• Furthermore, if zeal be true, it will be a zeal from true motives. Such is the subtlety of the heart, that men will often do right things from wrong motives.
  • Man looks only at the actions. God looks at the motives. Man only thinks of the quantity of work done. God considers the doer's heart.
  • Furthermore, if zeal be true, it will be a zeal about things according to God's mind, and sanctioned by plain examples in God's Word.
  • Furthermore, if zeal be true, it will be a zeal tempered with charity and love. It will not be a bitter zeal. It will not be a fierce enmity against people. It will not be a zeal ready to take the sword, and to smite with carnal weapons.
  • True zeal will hate sin and yet love the sinner. True zeal will hate heresy and yet love the heretic. True zeal will long to break the idol but deeply pity the idolater. True zeal will abhor every kind of wickedness but labor to do good, even to the vilest of transgressors. True zeal will be decided as a surgeon dealing with a diseased limb but true zeal will be gentle as one that is dressing the wounds of a brother.
  • Furthermore, if zeal be true, it will be joined to a deep humility.
  • In the name of the Gospel, and in the name of the Bible, I enter my protest against the theory, that mere earnestness can make a man a truly zealous and pious man in the sight of God.
  • These idolaters of earnestness would make out that God has given us no standard of truth and error, or that the true standard, the Bible, is so obscure, that no man can find out what truth is by simply going to it. They pour contempt upon the Word, the written Word, and therefore they must be wrong.
  • Let me show you WHY it is good for a man to be zealous.
  • It is certain that God never gave a man a commandment which it was not man's interest, as well as duty, to obey. He never set a grace before His believing people which His people will not find it their highest happiness to follow after. This is true of all the graces of the Christian character. Perhaps it is pre-eminently true in the case of zeal.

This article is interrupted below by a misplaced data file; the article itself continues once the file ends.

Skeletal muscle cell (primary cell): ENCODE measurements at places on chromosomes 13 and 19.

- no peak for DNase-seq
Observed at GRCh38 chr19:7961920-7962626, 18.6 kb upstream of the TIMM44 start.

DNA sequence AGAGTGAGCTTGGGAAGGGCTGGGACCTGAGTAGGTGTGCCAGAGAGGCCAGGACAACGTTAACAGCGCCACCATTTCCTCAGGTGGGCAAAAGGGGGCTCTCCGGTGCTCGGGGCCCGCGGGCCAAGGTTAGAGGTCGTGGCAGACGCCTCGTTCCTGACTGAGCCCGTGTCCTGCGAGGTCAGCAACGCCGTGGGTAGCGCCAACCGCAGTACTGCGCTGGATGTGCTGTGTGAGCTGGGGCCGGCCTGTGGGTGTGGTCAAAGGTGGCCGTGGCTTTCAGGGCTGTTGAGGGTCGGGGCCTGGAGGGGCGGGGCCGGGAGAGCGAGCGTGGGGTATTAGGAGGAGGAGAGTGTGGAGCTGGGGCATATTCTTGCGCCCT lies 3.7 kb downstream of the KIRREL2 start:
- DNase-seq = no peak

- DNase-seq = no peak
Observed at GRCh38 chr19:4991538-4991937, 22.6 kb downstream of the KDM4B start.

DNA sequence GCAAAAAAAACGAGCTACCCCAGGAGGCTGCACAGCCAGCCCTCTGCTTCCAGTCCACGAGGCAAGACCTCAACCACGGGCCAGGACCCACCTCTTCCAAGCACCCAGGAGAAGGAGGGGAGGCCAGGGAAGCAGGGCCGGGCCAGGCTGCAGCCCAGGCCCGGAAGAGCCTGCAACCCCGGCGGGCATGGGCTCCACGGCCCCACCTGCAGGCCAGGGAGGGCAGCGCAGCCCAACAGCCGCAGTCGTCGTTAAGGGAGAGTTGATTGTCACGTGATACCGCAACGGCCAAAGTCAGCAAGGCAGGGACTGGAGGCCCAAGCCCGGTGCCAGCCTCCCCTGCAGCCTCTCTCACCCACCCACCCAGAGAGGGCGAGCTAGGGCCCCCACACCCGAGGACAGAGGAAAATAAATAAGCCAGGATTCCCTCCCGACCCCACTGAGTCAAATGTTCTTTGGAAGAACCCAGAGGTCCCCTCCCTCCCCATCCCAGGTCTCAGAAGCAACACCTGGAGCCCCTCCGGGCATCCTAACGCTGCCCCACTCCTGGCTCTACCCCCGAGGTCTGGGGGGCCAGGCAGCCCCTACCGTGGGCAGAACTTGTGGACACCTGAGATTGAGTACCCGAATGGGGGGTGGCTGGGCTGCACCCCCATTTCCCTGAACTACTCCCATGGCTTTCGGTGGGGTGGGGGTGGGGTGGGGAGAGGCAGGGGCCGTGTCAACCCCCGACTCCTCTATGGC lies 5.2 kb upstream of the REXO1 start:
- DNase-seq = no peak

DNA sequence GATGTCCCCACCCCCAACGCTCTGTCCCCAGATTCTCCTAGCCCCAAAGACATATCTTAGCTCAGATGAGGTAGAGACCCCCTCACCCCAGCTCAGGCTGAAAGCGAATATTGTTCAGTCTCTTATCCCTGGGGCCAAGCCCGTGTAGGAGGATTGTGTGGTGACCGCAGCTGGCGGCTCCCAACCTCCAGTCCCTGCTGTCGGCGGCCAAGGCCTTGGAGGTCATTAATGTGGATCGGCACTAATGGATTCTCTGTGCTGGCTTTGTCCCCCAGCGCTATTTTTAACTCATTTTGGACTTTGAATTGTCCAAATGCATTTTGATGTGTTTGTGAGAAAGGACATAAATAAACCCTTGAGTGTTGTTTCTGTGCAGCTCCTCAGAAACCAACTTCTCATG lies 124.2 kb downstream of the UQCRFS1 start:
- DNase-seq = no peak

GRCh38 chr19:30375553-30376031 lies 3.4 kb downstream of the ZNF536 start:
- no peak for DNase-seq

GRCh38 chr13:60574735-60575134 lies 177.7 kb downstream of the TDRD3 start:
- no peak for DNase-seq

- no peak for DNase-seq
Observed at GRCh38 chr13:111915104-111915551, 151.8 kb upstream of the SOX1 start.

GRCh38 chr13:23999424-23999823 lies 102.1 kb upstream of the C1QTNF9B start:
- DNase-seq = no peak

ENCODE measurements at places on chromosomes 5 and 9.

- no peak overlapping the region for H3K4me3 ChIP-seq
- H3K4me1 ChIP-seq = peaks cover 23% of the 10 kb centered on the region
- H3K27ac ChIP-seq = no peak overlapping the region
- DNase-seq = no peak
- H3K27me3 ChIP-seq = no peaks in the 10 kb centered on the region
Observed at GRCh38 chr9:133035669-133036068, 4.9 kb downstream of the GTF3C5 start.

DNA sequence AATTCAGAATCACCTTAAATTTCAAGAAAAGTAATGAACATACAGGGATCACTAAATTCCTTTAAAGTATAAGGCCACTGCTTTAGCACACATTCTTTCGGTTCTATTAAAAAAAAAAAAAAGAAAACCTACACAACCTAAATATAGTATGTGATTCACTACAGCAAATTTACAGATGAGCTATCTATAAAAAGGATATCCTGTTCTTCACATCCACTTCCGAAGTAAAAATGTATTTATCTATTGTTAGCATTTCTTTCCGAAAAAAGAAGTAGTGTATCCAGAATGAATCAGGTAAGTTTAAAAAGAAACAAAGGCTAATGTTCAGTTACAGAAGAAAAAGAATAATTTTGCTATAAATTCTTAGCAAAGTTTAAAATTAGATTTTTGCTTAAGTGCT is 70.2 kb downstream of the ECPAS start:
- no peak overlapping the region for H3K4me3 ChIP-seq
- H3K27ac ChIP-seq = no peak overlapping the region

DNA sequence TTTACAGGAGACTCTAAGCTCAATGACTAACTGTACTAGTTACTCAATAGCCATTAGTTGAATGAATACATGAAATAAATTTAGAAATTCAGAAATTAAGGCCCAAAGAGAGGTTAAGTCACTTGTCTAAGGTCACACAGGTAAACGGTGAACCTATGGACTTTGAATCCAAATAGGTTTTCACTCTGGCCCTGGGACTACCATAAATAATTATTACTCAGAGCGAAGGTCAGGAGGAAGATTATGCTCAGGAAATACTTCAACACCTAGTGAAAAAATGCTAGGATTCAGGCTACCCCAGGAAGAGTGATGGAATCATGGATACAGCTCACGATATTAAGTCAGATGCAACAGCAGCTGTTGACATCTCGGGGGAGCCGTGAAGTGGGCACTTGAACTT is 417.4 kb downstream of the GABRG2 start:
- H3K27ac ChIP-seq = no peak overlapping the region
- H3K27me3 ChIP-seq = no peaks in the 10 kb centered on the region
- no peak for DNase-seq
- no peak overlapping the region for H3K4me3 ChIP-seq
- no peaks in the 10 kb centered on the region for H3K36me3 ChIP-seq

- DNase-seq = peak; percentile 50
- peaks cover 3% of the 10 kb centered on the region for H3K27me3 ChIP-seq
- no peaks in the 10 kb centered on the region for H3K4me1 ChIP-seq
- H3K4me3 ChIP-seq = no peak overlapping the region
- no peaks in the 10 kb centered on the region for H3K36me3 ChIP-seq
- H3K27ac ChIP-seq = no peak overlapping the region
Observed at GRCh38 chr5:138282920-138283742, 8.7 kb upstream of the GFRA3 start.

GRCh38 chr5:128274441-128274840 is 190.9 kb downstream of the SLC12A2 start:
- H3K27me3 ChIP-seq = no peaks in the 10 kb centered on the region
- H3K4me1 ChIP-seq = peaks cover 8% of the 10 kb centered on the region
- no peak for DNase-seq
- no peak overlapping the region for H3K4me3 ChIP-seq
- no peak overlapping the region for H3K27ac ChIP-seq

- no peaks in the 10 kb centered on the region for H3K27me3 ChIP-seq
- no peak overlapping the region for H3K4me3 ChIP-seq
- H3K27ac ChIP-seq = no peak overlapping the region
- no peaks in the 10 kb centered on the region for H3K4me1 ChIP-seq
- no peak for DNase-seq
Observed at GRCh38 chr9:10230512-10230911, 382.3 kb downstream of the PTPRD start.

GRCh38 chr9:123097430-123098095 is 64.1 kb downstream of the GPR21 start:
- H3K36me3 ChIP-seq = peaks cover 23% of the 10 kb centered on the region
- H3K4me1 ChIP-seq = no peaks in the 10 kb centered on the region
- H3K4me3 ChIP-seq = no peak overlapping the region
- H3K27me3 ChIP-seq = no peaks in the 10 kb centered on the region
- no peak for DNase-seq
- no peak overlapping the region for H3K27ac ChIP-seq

• Zeal is good for a Christian's own soul. We all know that exercise is good for the health, and that regular employment of our muscles and limbs promotes our bodily comfort, and increases our bodily vigor. Now that which exercise does for our bodies, zeal will do for our souls.
  • It will help mightily to promote inward feelings of joy, peace, comfort, and happiness.
  • Reader, as zeal is good for ourselves individually, so it is also good for the professing Church of Christ generally. Nothing so much keeps alive true religion as a leaven of zealous Christians scattered to and fro throughout a Church. Like salt, they prevent the whole body falling into a state of corruption.
  • Oh, reader, there is little danger of there being too much zeal for the glory of God. God forgive those who think there is! You know little of human nature. You forget that sickness is far more contagious than health, and that it is much easier to catch a cold than impart a glow.
  • Go and read that long-neglected Bible. Take up that blessed Book which you have, and perhaps never use. Read that New Testament through. Do you find nothing there to make you zealous, to make you earnest about your soul? Go and look at the cross of Christ. Go and see how the Son of God there shed His precious blood for youhow He suffered and groaned, and died for you. how He poured out His soul as an offering for sin, in order that you, sinful brother or sister, might not perishbut have eternal life. Go and look at the cross of Christ, and never rest until you feel some zeal for your own soulsome zeal for the glory of Godsome zeal for extension of the Gospel throughout the world.
  • Think of the precious souls which are perishing, while you are sleeping.
  • But remember all this time souls are going to hell, and you might do something to save them by working, by giving, by writing, by begging, and by prayer. Oh, awake, be zealous, and repent.
  • In heaven there will be no ignorant people to instruct, and no unconverted to reclaim. Whatever you do must be done now. Oh, when are you going to begin? Awake! be zealous, and repent.
  • Think of the devil, and his zeal to do harm. It was a solemn saying of old Bernard when he said that "Satan would rise up in judgment against some people at the last day, because he had shown more zeal to ruin souls than they had to save them." Awake! be zealous, and repent.
  • Think of your Savior, and all His zeal for you. Think of Him in Gethsemane and on Calvary, shedding His blood for sinners. Think of His life and deathHis sufferings and His doings. This He has done for you. What are you doing for Him? Oh, resolve that for the time to come you will spend and be spent for Christ. Awake! be zealous, and repent.

Ready to Be Offered (2 Timothy 4:6-8)